ERA needs to lobby for an Electricity Theft law to be put in place that sets out stringent punishments for defaulters. This can serve the purpose of shoring up the current Computer Misuse Act of 2011  that caters for some of the actions related with smart meter systems tampering.
While most current techniques used by the kamyufus (electricity tampering technicians) are largely old school like use of foreign objects including magnets to compromise performance of these smart meters, the availability of hacking information online coupled by the ever increasing computer knowledge shall lead to more advanced tampering operations by these guys. I foresee a scenario where the kamyufus start charging cooperating consumers to transfer their bills to other consumer accounts.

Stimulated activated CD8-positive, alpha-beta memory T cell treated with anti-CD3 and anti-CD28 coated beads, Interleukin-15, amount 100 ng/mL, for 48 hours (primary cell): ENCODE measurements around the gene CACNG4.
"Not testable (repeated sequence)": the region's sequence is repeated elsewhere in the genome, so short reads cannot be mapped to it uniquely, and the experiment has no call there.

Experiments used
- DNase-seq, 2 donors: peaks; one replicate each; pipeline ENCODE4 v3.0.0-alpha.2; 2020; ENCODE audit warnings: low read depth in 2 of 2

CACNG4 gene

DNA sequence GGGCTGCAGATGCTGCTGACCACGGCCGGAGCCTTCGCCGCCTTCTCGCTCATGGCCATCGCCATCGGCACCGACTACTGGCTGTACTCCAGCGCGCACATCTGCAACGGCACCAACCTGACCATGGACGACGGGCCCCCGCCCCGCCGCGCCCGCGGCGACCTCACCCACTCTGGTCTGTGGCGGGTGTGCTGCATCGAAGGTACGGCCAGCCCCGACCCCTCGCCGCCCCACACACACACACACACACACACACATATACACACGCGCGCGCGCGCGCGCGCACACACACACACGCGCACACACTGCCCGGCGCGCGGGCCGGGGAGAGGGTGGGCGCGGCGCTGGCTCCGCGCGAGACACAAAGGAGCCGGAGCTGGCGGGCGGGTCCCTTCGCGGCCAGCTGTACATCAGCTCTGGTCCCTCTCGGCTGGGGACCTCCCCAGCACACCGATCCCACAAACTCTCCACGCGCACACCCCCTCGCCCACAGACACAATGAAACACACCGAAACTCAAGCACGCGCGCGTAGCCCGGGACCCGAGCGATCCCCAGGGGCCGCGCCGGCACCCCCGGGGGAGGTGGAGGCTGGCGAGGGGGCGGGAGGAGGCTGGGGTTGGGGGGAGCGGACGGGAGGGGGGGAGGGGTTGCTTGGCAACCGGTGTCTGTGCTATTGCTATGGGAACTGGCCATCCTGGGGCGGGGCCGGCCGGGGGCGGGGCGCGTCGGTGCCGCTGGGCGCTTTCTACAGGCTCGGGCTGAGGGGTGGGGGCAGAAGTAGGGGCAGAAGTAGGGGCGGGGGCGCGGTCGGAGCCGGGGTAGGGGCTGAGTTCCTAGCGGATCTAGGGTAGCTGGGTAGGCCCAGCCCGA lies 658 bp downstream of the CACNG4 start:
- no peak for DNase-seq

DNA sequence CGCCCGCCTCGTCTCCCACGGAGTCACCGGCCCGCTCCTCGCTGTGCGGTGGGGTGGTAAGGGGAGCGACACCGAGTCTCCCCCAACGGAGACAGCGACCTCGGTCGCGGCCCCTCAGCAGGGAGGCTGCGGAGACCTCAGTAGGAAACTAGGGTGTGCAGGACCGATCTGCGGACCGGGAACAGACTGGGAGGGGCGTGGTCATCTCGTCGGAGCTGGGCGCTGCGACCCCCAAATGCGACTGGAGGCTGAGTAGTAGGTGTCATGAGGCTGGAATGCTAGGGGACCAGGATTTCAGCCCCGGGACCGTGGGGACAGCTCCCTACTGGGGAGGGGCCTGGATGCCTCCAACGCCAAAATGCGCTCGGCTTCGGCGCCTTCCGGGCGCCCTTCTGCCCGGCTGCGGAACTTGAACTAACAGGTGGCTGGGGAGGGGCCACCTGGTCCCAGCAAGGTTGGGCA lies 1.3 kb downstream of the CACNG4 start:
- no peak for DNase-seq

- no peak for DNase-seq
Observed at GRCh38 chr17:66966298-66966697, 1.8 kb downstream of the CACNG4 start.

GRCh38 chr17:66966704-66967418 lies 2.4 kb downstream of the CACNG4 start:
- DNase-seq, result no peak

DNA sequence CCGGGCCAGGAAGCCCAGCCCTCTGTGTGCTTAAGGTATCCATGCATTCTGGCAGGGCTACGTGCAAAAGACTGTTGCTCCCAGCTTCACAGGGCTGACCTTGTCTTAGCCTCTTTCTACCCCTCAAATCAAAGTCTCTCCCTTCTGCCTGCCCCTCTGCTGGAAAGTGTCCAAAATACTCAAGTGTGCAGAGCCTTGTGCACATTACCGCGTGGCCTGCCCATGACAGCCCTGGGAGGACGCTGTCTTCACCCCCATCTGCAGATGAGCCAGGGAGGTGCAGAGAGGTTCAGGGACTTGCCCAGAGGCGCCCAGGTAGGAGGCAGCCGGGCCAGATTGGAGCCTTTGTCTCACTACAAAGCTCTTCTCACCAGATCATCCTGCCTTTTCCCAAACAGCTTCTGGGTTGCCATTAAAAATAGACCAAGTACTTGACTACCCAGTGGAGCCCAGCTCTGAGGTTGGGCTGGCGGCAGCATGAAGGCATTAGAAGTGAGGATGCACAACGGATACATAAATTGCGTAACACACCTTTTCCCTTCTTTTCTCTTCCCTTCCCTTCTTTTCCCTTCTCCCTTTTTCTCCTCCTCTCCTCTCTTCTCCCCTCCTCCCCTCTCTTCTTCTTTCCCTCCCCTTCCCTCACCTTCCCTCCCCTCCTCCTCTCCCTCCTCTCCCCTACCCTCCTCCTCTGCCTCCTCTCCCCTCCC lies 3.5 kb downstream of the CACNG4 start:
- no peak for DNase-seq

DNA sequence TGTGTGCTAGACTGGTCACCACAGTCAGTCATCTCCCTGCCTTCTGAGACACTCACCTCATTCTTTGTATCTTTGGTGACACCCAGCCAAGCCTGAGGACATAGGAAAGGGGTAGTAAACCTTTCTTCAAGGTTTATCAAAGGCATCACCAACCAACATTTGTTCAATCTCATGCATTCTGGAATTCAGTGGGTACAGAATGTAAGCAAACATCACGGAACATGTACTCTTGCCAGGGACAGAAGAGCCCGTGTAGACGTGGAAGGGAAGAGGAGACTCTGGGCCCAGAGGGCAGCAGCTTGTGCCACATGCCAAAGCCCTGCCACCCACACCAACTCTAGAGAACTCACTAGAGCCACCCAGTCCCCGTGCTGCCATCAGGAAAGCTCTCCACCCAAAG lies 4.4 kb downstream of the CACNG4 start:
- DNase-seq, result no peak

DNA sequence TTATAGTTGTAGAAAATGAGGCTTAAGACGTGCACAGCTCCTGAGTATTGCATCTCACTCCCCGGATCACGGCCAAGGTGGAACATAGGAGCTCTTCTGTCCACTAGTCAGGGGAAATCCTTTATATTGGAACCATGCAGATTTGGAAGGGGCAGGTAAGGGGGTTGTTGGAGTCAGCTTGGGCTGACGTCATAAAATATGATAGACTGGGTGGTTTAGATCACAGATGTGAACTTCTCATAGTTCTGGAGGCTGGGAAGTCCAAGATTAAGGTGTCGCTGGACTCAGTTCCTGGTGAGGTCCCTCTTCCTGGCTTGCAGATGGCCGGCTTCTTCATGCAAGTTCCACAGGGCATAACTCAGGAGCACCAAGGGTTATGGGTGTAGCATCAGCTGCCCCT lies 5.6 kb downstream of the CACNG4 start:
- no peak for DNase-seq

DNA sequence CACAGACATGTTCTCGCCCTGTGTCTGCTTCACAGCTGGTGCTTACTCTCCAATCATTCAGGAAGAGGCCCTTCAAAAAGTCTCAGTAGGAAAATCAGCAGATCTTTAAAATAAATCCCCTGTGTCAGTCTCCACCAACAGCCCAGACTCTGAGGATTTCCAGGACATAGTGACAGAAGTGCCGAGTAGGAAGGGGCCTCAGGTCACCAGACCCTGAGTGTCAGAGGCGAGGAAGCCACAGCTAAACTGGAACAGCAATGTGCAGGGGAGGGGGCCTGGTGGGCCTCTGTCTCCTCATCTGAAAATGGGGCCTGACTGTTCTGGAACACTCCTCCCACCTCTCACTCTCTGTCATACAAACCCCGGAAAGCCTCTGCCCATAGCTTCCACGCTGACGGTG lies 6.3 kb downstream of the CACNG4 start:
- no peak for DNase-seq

God forbid but a more sophisticated operation would involve these kamyufus working in cohort with gangs of thieves and by having access to the power grid, they can cause an artificially induced power outage in an entire neighborhood to give the thugs ample time to carry out their theft.
UMEME, are we safe?
Lunghabo [at] gmail [dot] com
Twitter - @wirejames